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St. John Chrysostom   Tags: chrysostom, church fathers  

This guide covers materials available on St. John Chrysostom.
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Books Available at Beran Library

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Golden Mouth - J. N. Kelly
Call Number: BR 1720 .C5 K45 1995
ISBN: 0801431891
Publication Date: 1995-06-29


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Palladius - Robert T. Meyer (Editor)
Call Number: BR 60 .A35 no. 45
ISBN: 0809103583
Publication Date: 1985-01-01

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The Fathers of the Church - Hans Von Campenhausen
Call Number: BR 60 .S44
ISBN: 1565630955
Publication Date: 1998-11-01
There are 14 volumes in this series.

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St. John Chrysostom

John Chrysostom (c. 347–407) Archbishop of Constantinople, was an important Early Church Father. He is known for his eloquence in preaching and public speaking, his denunciation of abuse of authority by both ecclesiastical and political leaders, the Divine Liturgy of St. John Chrysostom, and his ascetic sensibilities. After his death in 407 (or, according to some sources, during his life) he was given the Greek epithet “chrysostomos,” meaning "golden mouthed" in English, and Anglicized to Chrysostom.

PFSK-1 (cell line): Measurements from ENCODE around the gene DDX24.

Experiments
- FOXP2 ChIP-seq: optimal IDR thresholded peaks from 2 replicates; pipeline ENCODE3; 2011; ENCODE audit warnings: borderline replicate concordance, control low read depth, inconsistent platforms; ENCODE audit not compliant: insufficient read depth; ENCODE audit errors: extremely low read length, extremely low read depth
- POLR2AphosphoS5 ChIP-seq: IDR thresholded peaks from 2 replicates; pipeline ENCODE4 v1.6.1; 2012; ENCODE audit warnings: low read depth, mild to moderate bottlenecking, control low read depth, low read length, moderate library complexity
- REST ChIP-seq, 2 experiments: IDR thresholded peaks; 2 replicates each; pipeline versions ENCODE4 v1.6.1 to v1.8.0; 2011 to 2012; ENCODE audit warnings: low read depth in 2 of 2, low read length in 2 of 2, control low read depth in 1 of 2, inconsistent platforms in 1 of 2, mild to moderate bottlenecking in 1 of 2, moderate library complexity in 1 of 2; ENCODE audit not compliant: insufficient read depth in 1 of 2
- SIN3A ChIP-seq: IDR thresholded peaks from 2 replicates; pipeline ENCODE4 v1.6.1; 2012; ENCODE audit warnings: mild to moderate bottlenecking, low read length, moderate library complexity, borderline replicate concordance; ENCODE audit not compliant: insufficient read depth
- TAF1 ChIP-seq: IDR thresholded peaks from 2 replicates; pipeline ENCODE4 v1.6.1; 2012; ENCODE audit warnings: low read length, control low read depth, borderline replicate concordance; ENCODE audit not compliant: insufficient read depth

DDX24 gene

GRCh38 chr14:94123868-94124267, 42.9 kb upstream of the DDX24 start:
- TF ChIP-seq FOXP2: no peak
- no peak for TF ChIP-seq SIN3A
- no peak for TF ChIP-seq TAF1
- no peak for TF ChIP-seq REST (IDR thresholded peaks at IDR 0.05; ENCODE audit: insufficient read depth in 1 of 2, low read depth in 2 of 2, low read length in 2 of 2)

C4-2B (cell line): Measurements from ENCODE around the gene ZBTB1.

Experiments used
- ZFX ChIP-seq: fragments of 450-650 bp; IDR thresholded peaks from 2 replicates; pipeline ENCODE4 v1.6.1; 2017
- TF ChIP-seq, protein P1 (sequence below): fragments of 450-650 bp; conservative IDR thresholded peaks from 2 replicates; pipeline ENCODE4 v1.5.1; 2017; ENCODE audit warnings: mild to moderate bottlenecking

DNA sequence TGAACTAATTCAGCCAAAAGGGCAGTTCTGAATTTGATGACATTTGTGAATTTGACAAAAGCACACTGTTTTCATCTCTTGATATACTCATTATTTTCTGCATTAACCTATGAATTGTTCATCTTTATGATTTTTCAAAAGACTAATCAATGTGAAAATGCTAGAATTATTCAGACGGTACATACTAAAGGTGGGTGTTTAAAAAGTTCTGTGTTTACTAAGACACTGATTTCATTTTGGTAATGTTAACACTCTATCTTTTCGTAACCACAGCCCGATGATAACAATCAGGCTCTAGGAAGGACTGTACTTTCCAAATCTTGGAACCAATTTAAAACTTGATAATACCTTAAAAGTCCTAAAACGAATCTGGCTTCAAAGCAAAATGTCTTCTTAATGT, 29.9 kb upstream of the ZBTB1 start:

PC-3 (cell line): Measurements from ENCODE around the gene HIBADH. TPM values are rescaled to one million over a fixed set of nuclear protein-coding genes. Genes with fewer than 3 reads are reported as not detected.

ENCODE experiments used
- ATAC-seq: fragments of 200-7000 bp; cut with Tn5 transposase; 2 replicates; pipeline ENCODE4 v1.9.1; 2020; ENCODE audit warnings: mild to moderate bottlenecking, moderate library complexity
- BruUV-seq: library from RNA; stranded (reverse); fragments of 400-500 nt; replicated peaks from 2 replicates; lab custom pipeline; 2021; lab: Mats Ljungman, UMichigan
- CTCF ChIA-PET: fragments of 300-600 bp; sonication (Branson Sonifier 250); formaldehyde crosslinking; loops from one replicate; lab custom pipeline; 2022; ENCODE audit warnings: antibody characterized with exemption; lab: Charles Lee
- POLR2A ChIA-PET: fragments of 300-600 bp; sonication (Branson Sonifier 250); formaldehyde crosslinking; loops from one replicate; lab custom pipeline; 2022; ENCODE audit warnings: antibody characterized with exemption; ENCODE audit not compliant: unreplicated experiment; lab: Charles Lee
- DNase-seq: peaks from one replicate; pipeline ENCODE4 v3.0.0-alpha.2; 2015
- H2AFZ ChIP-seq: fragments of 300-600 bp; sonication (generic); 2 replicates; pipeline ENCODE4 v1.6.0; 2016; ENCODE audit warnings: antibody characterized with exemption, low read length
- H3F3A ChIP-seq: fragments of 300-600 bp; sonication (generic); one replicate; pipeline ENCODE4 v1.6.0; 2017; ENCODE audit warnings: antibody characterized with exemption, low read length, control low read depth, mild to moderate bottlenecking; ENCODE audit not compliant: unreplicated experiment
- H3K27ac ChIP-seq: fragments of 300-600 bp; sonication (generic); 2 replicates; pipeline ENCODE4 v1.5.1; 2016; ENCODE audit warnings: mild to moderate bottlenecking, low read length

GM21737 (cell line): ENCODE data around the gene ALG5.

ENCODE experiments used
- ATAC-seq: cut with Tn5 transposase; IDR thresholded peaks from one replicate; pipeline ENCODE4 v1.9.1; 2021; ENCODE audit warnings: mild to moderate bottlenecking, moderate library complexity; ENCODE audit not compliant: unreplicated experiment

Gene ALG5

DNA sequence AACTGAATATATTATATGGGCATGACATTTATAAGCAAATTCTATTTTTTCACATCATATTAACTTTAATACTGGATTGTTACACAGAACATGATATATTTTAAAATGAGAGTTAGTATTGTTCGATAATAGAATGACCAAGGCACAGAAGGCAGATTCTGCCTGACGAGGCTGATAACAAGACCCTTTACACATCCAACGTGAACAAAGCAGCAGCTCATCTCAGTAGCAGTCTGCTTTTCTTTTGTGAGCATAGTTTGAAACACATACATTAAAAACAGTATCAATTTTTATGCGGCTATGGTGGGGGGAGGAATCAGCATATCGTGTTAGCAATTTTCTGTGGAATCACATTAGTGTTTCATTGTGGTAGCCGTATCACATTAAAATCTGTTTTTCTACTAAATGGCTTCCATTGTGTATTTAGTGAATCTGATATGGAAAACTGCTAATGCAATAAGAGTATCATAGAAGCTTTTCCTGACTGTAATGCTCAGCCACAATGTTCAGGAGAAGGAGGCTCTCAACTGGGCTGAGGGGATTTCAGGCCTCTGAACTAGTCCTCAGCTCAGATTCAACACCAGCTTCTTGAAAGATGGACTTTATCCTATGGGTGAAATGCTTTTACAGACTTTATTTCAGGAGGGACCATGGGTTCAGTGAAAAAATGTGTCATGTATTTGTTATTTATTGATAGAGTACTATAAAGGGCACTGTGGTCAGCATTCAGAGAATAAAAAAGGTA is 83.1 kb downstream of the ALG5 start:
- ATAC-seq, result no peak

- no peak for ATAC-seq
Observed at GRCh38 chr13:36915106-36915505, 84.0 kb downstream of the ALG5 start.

• John was ordained as a deacon in 381 by Saint Meletius of Antioch
  • In the autumn of 397, John was appointed Archbishop of Constantinople
  • John was exiled to Pitiunt in 405 (in modern Georgia) where his tomb is a shrine for pilgrims. He never reached this destination, as he died during the journey. His last words are said to have been “Glory be to God for all things”

John came to be venerated as a Saint soon after his death in 407. His disciple, Saint Proclus, Patriarch of Constantinople (434-447), during services in the Church of Hagia Sophia, preached a homily praising his teacher, he said: 

O John, your life was filled with sorrow, but your death was glorious. Your grave is blessed and reward is great, by the grace and mercy of our Lord Jesus Christ O graced one, having conquered the bounds of time and place! Love has conquered space, unforgetting memory has annihilated the limits, and place does not hinder the miracles of the Saint.

John's influence on church teachings is interwoven throughout the current Catechism of the Catholic Church. The Catechism cites him in eighteen sections, particularly his reflections on the purpose of prayer and the meaning of the Lord's prayer:

Consider how [Jesus Christ] teaches us to be humble, by making us see that our virtue does not depend on our work alone but on grace from on high. He commands each of the faithful who prays to do so universally, for the whole world. For he did not say "thy will be done in me or in us", but "on earth", the whole earth, so that error may be banished from it, truth take root in it, all vice be destroyed on it, virtue flourish on it, and earth no longer differ from heaven.        

                                                    John Chrysostom

Wikepedia. 9 April 2012. http://en.wikipedia.org/wiki/John_Chrysostom

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